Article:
Renal patients to receive treatment subsidy by end of year – Dr Okoe-Boye

Persons suffering kidney diseases are to receive some form of subsidy in the treat­ment of dialysis by the end of this year, the Minister of Health designate, Dr Bernard Okoe-Boye, has said.

He promised to lead discussions with National Health Insurance Authority and Health Committee in Parliament to ensure that renal patients are put on the National Health Insurance Scheme (NHIS), to reduce the burden of dialysis treatment.

Okoe Boye
Okoe Boye

Dr Okoe-Boye, also the Presi­dent’s Representative with Over­sight Responsibility for the minis­try, which is in line with Article 58 of the 1992 Constitution, disclosed this when he paid a working visit to the Korle-Bu Teaching Hospital (KBTH) in Accra, on Monday.

The visit was to inspect some key health projects and interven­tions by the government at the KBTH and acquaint himself with the management and staff of the hospital.

Accompanied by the manage­ment and some senior staff of the ministry, Dr Okoe-Boye was taken round by a team led by the Chief Executive Officer (CEO) of the hospital, Dr Opoku Ware Ampo­mah.

The facilities visited included the Fevers Unit which had been trans­formed into a modern infectious disease centre and the Urology and Nephrology Centre of Excellence.

Dr Okoe Boye said the cost of dialysis treatment at the KBTH was expensive due to some agreement the hospital had with the supplying company on the dialysis machine.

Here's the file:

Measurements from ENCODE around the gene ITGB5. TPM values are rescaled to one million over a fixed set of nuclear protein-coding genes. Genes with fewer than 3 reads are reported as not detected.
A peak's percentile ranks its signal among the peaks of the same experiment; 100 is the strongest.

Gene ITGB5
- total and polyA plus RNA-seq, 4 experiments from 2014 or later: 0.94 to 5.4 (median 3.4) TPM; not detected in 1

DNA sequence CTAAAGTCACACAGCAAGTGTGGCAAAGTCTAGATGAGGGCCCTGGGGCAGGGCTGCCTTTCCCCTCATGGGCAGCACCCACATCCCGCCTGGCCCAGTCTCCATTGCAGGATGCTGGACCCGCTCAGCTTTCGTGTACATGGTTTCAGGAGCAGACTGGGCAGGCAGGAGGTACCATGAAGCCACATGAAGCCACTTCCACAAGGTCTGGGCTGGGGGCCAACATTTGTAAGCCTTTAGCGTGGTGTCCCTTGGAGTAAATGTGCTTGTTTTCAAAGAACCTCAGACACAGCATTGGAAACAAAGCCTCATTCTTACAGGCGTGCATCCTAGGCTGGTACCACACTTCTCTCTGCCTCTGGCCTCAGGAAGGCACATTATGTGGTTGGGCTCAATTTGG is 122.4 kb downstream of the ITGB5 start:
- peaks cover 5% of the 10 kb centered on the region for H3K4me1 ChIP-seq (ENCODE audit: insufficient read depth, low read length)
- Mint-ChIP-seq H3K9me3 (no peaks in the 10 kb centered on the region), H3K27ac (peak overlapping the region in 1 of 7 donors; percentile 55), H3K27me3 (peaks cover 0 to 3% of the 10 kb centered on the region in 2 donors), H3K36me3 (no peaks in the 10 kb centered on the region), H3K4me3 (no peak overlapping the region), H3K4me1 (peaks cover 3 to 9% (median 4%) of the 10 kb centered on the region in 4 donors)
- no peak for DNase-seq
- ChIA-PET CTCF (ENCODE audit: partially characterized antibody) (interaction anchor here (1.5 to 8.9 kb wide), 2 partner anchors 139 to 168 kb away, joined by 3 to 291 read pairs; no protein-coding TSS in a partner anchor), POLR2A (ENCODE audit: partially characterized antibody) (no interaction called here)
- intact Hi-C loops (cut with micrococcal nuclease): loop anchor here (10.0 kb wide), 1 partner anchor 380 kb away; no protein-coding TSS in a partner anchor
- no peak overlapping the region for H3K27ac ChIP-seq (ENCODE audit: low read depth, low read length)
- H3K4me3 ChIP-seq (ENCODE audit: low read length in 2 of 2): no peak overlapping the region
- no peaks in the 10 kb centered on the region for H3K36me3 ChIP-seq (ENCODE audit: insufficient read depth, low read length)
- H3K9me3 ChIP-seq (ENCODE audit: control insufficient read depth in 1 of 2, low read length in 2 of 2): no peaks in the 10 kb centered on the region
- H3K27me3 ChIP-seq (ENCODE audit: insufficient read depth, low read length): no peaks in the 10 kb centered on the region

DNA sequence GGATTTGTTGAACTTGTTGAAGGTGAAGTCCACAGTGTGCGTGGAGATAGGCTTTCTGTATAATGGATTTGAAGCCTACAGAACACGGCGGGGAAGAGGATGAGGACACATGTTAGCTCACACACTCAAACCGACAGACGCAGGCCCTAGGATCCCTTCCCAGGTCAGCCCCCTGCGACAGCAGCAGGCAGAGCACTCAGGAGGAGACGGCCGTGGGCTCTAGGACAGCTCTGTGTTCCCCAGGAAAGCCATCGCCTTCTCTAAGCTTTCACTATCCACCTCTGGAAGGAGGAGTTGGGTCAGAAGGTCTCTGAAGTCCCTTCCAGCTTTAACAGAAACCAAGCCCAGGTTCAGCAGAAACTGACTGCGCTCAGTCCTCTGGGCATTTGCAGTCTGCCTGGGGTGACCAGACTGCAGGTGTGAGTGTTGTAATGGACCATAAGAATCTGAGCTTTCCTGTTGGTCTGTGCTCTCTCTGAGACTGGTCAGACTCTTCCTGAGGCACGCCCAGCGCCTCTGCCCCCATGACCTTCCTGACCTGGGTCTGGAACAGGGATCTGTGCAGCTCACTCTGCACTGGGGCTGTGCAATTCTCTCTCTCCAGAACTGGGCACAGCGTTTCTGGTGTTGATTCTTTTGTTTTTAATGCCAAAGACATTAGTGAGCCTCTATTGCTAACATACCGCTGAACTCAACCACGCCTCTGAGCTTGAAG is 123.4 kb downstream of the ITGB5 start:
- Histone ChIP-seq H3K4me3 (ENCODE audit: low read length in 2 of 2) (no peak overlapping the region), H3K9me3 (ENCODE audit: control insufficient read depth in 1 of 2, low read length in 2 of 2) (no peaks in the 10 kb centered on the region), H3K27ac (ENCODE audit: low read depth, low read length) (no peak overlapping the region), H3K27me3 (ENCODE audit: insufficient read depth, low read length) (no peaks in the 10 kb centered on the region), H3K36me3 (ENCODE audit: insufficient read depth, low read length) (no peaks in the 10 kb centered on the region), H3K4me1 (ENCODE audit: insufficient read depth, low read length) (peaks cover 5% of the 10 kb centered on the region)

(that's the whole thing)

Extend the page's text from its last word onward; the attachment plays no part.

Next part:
“That arrangement had made dialysis very expensive, but it is be­cause KBTH has very good health workers, patients prefer treatment at Korle Bu than elsewhere even if it is at the cheapest,” he added.

Dr Okoe-Boye indicated that, the ministry was working with the KBTH CEO to engage the parent company in Germany to renego­tiate the contract so that it would bring down the cost.

He said the newly constructed €38 million Urology and Nephrol­ogy Centre of Excellence equipped with ultra-modern machines, would ease pressure on the hospital’s current dialysis centre and improve access to dialysis facilities and services for kidney patients.

“This facility here is going to have a nephrology or dialysis wing with over 30 machines to serve the patients and it’s going to be replicated in other regions as well,” he added.

He reiterated government’s committment to improving the healthcare system in the country, stating that, by the third quarter of the year, the government was going to pilot a booking system to mini­mise the number of hours patients spent at the hospital.

The CEO of KBTH, Dr Opoku Ware Ampomah, commended the minister-designate for the visit and outlined some strategic plan the hospital had instituted, as part of its 100th anniversary.

He highlighted four thematic areas guiding the hospital’s strategic direction, namely: stakeholder satis­faction, financial stewardship, inter­nal processes, and capacity building to serve as the cornerstone for the hospital’s five-year development plan, to enhance service delivery as a premier healthcare institution.

While expressing the hospi­tal’s commitment to delivering high-quality care to all patients, Dr Ampomah said high cost of inputs, staff attrition, space for stroke and stroke rehabilitation, as well as insufficient staff accommodation were some of the challenges, and appealed to the minister-designate to help resolve them


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